I know this might not sound terribly PC, but the idea of taking Mother Nature’s Bounty and throttling and thrashing it just doesn’t sound good to me.
Suma Reddy 20:44
That’s fair. That’s a fair point. I’ll try to come up with some new words.
Host Raj Daniels 20:49
I’m just wondering if it’s an industry standard word. I mean, throttling thrashing.
Suma Reddy 20:52
No, to be fair, I just came up with it. And I’m sure there’s people in the industry that would be like, we lovingly like harvest that wheat, so we can say that as well.
Host Raj Daniels 21:04
We cuddle and cajole our fruits and vegetables. Now, you mentioned you have smart sensors on the Carry and Pick, what kind of data can farmers retrieve from these devices?
Suma Reddy 21:18
Data and data collection and analysis is a really fun part. So in terms of the type of information: at the very baseline, the first question is, what do the farms need? And what product can we build? And what information can we capture? So in terms of the sensors, on the smart wheelbarrow, it’s time. So time of picking, location of the picking, and the weight, which correlates, of course, to yield.
And so the three categories that we then can decipher through that information is one, the fleet management system itself. So if your 1000 acre farm, you might have 120 of these systems, which is wild, it’s a giant fleet. So with those sensors, we’re captioning, time data, weight data and location data. And what’s interesting is we can gather three types of categories of data with that information, the first being the fleet and the fleet management. So imagine when you open up your Lyft or Uber app, you can see where your car is. And so similarly, this is actually very important, like where’s your fleet? If you have 1000 acre farm, and 120 systems, you want to know where things are in real time. So that’s level one. Second is really around the correlation between the farm worker and the yield, pay, and payroll systems.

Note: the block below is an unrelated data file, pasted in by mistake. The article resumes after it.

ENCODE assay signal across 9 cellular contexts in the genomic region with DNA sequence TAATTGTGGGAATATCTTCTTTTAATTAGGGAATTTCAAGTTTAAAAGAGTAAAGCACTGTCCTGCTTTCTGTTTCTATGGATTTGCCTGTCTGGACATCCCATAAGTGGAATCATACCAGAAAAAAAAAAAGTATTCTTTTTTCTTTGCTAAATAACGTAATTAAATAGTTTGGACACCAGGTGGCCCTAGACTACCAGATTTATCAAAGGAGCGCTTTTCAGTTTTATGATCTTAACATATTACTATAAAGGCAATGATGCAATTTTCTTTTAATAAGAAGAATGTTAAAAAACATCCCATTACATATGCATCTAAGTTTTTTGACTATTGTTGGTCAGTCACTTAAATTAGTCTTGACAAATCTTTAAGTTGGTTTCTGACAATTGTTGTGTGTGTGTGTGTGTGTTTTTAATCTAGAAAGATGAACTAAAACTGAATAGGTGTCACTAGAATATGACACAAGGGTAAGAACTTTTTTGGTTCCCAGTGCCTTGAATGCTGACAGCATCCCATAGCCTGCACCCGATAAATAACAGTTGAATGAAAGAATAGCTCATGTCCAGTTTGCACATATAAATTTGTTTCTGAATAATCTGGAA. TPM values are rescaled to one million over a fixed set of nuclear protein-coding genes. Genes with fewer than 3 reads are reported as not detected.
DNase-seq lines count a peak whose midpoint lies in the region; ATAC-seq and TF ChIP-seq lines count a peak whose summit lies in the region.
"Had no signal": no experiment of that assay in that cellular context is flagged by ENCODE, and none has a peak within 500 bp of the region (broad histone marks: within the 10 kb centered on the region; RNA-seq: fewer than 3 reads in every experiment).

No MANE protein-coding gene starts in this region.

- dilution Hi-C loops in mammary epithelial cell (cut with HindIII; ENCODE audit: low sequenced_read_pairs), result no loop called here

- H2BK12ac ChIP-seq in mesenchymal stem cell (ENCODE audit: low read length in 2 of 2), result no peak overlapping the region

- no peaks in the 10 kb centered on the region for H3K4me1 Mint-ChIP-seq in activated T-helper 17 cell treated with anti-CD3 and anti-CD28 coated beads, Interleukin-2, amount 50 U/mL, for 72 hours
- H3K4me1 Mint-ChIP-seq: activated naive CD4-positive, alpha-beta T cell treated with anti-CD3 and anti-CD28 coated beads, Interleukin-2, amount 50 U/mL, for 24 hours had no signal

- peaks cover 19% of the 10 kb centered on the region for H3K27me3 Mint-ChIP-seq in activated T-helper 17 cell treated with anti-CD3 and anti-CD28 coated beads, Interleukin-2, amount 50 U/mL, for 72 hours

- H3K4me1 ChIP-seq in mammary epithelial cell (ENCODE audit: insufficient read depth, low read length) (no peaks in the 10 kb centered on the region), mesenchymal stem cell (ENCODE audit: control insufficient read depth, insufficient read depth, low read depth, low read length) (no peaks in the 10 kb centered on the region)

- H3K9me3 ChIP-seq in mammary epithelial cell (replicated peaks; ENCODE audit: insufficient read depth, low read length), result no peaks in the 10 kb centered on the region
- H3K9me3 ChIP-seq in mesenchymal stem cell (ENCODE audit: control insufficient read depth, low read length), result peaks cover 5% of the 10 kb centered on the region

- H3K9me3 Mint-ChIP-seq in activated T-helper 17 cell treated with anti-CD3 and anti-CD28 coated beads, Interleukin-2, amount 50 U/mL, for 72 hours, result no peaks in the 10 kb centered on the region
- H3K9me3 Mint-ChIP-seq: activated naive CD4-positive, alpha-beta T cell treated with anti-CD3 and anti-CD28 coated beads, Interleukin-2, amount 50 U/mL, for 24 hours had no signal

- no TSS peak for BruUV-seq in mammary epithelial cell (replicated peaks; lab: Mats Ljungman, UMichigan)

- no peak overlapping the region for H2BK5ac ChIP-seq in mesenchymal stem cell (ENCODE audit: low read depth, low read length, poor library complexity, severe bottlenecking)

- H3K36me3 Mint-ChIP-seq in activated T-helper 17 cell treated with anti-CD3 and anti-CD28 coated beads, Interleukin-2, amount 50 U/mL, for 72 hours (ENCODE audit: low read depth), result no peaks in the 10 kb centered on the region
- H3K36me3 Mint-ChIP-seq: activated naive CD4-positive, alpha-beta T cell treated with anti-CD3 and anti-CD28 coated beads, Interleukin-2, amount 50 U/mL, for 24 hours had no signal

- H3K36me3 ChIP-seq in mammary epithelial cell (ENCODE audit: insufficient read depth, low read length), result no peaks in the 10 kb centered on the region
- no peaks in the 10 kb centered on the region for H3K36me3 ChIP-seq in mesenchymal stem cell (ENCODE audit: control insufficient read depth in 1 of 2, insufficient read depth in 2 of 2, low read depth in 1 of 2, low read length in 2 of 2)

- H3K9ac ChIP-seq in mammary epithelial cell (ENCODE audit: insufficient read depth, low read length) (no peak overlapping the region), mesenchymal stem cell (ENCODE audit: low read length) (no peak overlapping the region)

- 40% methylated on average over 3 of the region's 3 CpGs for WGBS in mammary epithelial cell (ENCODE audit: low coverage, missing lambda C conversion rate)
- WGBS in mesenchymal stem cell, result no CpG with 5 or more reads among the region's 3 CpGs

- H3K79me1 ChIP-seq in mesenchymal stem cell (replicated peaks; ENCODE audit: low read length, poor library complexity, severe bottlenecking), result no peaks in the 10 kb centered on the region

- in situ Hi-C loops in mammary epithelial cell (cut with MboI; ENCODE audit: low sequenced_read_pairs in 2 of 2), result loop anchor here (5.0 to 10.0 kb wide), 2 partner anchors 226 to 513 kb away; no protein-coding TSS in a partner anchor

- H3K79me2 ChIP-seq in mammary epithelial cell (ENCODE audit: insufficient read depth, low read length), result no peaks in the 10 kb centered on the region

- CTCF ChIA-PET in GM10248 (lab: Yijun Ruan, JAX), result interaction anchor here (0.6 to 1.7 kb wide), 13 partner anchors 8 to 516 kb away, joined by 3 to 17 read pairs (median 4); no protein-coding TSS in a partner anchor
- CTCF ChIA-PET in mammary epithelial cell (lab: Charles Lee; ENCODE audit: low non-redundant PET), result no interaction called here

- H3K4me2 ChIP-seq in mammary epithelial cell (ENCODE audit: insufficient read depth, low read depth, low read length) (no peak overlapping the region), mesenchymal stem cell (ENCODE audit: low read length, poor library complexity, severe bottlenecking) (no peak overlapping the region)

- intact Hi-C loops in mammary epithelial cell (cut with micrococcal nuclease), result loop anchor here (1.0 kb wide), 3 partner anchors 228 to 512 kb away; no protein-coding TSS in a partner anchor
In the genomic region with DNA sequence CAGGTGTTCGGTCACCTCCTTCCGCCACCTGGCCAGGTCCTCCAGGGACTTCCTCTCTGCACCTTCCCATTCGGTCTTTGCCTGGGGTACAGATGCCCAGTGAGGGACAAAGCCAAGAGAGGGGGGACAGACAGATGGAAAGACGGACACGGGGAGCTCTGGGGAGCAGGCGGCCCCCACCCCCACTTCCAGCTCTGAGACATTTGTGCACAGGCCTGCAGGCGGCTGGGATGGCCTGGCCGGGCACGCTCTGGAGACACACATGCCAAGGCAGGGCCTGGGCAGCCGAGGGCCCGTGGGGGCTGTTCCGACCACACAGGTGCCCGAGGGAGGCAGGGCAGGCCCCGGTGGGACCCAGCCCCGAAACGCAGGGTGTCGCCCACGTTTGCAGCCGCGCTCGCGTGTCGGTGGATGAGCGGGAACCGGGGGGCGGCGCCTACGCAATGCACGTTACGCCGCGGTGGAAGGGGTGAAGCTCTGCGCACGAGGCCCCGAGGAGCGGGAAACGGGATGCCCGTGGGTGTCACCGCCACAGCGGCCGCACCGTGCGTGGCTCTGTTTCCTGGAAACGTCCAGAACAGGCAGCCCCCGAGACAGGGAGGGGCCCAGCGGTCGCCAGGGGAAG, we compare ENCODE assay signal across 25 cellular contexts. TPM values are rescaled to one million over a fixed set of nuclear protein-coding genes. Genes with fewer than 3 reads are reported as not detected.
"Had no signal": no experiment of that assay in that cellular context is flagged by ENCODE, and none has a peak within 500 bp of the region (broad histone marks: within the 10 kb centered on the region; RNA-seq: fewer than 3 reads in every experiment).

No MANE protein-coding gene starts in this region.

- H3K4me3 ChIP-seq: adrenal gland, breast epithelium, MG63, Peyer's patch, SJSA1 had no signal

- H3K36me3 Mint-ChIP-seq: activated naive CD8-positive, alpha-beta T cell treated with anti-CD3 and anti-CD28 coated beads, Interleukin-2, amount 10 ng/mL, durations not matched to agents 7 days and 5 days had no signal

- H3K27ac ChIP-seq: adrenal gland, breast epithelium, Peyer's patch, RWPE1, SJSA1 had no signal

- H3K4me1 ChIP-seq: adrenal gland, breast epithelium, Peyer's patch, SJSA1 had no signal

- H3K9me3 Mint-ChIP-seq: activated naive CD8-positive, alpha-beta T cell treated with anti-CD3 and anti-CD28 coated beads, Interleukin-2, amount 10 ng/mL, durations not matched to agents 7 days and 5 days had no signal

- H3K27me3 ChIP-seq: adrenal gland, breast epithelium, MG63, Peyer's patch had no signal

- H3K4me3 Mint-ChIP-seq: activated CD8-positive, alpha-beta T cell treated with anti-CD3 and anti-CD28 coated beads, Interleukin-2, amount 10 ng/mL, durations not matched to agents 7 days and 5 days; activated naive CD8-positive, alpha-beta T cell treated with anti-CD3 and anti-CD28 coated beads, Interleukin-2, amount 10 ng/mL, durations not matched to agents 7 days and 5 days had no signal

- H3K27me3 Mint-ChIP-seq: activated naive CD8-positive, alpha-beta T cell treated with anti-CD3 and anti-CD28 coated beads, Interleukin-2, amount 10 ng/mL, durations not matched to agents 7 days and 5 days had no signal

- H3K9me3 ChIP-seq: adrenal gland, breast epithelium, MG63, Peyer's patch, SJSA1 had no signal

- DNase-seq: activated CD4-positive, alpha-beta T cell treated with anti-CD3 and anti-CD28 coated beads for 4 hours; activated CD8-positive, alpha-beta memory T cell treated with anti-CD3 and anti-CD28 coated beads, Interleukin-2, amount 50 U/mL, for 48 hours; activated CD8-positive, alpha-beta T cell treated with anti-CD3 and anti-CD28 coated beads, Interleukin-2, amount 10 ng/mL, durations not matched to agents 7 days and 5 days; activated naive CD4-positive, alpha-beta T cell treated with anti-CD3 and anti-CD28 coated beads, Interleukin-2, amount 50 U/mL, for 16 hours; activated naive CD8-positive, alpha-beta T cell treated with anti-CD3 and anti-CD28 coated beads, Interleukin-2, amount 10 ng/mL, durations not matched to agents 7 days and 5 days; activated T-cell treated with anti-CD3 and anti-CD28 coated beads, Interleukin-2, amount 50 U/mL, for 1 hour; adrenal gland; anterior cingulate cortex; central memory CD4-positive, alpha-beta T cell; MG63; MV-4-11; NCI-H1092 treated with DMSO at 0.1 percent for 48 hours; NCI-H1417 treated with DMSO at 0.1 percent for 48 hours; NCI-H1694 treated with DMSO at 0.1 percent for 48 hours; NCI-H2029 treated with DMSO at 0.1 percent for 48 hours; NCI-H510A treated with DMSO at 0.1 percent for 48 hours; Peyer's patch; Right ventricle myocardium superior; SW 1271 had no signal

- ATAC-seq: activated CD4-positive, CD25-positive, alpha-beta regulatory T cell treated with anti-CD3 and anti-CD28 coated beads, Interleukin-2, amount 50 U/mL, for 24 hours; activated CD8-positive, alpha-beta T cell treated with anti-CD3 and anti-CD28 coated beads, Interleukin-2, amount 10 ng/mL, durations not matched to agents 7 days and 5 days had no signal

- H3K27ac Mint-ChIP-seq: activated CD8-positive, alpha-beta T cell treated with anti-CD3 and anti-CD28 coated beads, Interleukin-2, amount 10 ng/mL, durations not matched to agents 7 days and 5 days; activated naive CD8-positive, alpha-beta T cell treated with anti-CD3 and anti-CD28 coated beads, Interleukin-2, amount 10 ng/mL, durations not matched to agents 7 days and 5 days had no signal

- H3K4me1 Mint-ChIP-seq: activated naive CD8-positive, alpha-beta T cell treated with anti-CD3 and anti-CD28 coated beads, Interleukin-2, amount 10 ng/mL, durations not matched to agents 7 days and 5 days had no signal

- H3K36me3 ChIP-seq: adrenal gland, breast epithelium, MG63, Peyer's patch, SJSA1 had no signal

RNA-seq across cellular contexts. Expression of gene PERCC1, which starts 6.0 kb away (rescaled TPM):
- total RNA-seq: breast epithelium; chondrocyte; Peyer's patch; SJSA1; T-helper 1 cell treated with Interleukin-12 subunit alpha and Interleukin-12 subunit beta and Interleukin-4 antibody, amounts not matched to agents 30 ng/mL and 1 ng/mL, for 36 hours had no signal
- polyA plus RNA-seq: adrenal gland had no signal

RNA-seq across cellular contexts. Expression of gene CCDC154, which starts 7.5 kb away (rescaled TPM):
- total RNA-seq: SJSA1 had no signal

So oftentimes, farm workers are paid, piecemeal, sort of per box, per weight, things like that. So being able to correlate that. The third, this is where we can to sexy layers of data, in my opinion, is information around the yield. So yield per location or yield per varietal. So you might have an Allison grape, you might have a Thompson seedless grape. Any one farm might be growing 12 different varietals of grapes — early season grapes, midseason grapes, late season grapes, and being able to aggregate that data. So it becomes quite interesting for us. And what the one farmer said to us was, “Currently, I’m making seven-figure decisions based on kind of my historicals, guts, and intuition. It would be really incredible to have real time data to be able to backup a lot of that decision making.”
Host Raj Daniels 23:50
My mind right now, again, with data, I think, where I’m going, as you mentioned, yield specifically. And it could even help the farmer change, irrigation, fertilization, because if some parts — sounds like prior to this, you know, you get a wheelbarrow of grapes, but you don’t know where it came from. So you don’t know from irrigation standpoint, or fertilizer standpoint, but with yours, you can identify almost where certain batches coming from and if they’re better or worse, you can adjust accordingly.
Suma Reddy 24:19
Yes, that’s genius. So that’s where we’d love to go, which is called prescriptive analytics, and being able to identify issues in real time, and then actions can be taken. So this could be around yield, but the next layer is, what if we get crop quality and health metrics? What if we get environmental metrics and things around soil? And so there’s a lot of this predictive analytics, real-time analytics and then prescriptive measurements that we can start to pull out over time.
Host Raj Daniels 24:58
Are you using any kind of mapping technology?
Suma Reddy 25:00
Yes. So definitely, with the fleet management, we have to map the farm before we enter the farm. So we are using mapping technology.
Host Raj Daniels 25:14
So you mentioned the farmer saying prior decisions or seven-figure decisions being based on intuition or hunches. How has the farming community taken to your product?
Suma Reddy 25:26